|Mccabe sellers, Beverly|
Submitted to: Meeting Proceedings
Publication Type: Abstract only
Publication Acceptance Date: 10/1/2003
Publication Date: 5/28/2004
Citation: McCabe, B.J., Baldwin, C., Strasner, M., Aylor, E. 2004. Is availability of low-fat milk a problem in rural communities [abstract]? XIV International Congress of Dietetics. Available:http://www.international\dietetics.org Interpretive Summary:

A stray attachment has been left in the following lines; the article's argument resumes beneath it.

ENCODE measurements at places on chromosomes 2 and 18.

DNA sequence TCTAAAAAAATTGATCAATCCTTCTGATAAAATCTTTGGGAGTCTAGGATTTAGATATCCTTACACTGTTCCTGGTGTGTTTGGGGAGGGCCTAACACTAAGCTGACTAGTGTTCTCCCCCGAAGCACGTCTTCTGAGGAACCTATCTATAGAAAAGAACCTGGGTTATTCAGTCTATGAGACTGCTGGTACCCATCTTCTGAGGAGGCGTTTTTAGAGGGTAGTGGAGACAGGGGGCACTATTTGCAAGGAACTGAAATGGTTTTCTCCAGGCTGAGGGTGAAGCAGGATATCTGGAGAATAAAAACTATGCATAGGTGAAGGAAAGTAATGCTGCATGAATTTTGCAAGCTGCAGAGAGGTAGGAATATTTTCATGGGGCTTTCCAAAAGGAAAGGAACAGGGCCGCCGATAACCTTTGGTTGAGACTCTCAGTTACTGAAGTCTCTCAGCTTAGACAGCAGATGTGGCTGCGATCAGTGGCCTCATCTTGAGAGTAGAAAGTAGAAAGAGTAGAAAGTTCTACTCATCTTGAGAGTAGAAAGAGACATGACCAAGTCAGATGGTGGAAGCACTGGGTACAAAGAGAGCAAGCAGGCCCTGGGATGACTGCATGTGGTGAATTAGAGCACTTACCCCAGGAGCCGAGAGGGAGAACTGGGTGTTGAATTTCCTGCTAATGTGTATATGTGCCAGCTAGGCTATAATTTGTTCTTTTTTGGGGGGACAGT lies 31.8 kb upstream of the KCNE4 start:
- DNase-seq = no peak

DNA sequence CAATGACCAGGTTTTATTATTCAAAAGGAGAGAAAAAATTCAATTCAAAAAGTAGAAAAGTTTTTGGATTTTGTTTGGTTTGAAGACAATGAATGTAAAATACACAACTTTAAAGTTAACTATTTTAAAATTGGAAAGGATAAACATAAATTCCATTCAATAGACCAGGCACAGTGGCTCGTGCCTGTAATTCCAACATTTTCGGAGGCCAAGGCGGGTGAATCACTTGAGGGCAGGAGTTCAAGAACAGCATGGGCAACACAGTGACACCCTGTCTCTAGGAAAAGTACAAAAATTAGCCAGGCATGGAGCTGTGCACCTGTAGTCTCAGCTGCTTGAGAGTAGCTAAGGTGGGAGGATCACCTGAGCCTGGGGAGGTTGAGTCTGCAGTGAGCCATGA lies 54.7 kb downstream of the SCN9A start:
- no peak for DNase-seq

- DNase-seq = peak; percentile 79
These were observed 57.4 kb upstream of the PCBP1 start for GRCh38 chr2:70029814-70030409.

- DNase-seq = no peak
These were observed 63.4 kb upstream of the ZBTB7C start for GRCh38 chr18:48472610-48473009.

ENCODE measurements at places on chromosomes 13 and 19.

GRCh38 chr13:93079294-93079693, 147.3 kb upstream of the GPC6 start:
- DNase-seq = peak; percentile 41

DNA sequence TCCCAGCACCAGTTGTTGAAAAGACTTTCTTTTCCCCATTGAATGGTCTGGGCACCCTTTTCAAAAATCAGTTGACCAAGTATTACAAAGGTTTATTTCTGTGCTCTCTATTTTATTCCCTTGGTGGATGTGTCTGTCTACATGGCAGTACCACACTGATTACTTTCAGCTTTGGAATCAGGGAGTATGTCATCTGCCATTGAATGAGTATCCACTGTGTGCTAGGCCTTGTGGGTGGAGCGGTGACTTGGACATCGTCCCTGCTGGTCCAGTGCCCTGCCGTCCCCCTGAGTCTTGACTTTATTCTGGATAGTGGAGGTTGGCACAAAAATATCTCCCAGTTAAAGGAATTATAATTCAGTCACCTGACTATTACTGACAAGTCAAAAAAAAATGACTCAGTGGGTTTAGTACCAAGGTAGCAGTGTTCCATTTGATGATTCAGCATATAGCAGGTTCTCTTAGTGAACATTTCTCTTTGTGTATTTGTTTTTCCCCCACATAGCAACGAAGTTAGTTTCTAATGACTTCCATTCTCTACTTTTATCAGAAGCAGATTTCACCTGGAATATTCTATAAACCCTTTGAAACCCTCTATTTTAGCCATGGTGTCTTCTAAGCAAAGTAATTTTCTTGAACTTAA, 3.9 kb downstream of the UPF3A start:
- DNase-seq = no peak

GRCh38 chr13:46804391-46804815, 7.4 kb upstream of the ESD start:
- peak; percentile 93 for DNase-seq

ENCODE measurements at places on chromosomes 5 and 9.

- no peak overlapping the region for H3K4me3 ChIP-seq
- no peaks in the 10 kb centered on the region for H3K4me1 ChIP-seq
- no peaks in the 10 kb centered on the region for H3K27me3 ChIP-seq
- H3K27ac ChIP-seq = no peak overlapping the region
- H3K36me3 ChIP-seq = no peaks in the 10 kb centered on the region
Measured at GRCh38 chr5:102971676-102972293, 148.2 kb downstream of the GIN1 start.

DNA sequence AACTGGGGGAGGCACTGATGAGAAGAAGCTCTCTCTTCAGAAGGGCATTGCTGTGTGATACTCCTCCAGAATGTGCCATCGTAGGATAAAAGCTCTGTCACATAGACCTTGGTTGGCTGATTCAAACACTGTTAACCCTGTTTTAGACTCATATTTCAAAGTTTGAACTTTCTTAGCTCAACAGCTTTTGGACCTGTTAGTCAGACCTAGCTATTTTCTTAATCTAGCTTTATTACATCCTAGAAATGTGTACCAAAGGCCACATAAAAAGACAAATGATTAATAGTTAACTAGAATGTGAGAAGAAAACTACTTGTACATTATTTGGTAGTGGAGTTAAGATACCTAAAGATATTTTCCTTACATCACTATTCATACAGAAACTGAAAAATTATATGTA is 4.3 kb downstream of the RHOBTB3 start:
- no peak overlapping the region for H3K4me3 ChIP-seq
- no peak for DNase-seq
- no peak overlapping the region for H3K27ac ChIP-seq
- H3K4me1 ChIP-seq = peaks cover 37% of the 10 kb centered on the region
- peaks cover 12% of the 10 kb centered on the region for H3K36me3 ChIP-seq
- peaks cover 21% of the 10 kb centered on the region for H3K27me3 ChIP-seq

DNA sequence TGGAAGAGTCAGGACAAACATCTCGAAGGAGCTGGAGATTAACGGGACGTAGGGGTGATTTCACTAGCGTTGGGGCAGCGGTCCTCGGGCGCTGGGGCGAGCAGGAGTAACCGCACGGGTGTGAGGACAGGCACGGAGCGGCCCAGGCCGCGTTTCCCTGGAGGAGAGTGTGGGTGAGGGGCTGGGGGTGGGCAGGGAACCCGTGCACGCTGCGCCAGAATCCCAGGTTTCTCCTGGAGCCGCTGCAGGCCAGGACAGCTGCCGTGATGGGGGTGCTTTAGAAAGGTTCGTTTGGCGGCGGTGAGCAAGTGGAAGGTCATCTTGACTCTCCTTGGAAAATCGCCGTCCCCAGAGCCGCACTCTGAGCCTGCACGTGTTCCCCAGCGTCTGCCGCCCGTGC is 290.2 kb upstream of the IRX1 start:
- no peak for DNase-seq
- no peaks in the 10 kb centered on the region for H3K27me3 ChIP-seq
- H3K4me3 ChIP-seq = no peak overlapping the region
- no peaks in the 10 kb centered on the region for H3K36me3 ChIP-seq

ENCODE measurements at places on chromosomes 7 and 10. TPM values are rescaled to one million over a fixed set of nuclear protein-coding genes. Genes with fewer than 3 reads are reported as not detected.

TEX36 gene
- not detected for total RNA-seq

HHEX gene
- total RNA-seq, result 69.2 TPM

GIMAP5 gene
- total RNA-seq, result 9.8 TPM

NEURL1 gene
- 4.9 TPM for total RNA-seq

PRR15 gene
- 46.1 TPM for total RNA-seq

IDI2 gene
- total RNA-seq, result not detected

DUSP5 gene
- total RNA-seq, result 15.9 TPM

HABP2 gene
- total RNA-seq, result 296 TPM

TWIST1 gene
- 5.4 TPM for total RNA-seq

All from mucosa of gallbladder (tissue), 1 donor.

Technical Abstract: AIMS: To assess availability of various types of milk in three rural counties in Arkansas as judged by the amount of shelf-space occupied by these milk types in grocery and convenience stores. METHODS: A store list was developed from telephone directories, newspaper advertising, and by driving through the three counties. Each store was designated as either a grocery store or a convenience store and by location in county quadrants. Verbal consent was obtained from the store manager prior to manually counting the number of and container sizes of all types of milk in the stores. Only fresh milk was counted. Using Weschler's methods, total quarts of milk available in the county were calculated for each type of milk and the percentage of total milk represented by each type. RESULTS: The number of stores varied between 10 and 15 in the three counties. Only grocery stores in larger towns carried all types of milk. All stores sold whole milk; most sold 2% (reduced fat) milk. In one county 70% (n=7) of the stores sold skim milk but the total volume of skim milk represented only 5% of available milk. Least available was 1% skim milk. In one county, skim milk was available only in one quadrant of the county and in only two quadrants of another county. Even when skim milk is available, the total volume available is much lower than for higher fat milk. Thus, customers may be less likely to find and chose low fat milk because of limited availability.